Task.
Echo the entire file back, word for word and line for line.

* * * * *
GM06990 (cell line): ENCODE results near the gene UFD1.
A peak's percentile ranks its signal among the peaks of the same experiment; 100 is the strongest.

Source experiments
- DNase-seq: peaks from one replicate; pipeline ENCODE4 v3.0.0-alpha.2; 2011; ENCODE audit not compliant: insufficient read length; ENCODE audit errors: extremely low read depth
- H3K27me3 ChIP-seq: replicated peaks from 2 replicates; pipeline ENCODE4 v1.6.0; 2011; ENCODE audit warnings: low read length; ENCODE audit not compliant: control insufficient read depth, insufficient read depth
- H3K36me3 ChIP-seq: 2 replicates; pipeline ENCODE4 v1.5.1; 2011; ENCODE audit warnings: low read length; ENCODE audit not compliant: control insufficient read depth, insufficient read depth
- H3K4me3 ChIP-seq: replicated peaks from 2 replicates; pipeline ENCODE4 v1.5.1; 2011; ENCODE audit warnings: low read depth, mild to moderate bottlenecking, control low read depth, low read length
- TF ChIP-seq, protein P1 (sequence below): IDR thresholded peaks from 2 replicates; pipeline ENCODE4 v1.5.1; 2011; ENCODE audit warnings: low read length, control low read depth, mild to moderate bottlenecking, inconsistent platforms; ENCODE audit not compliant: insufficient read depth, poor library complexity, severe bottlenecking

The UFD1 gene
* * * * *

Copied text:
GM06990 (cell line): ENCODE results near the gene UFD1.
A peak's percentile ranks its signal among the peaks of the same experiment; 100 is the strongest.

Source experiments
- DNase-seq: peaks from one replicate; pipeline ENCODE4 v3.0.0-alpha.2; 2011; ENCODE audit not compliant: insufficient read length; ENCODE audit errors: extremely low read depth
- H3K27me3 ChIP-seq: replicated peaks from 2 replicates; pipeline ENCODE4 v1.6.0; 2011; ENCODE audit warnings: low read length; ENCODE audit not compliant: control insufficient read depth, insufficient read depth
- H3K36me3 ChIP-seq: 2 replicates; pipeline ENCODE4 v1.5.1; 2011; ENCODE audit warnings: low read length; ENCODE audit not compliant: control insufficient read depth, insufficient read depth
- H3K4me3 ChIP-seq: replicated peaks from 2 replicates; pipeline ENCODE4 v1.5.1; 2011; ENCODE audit warnings: low read depth, mild to moderate bottlenecking, control low read depth, low read length
- TF ChIP-seq, protein P1 (sequence below): IDR thresholded peaks from 2 replicates; pipeline ENCODE4 v1.5.1; 2011; ENCODE audit warnings: low read length, control low read depth, mild to moderate bottlenecking, inconsistent platforms; ENCODE audit not compliant: insufficient read depth, poor library complexity, severe bottlenecking

The UFD1 gene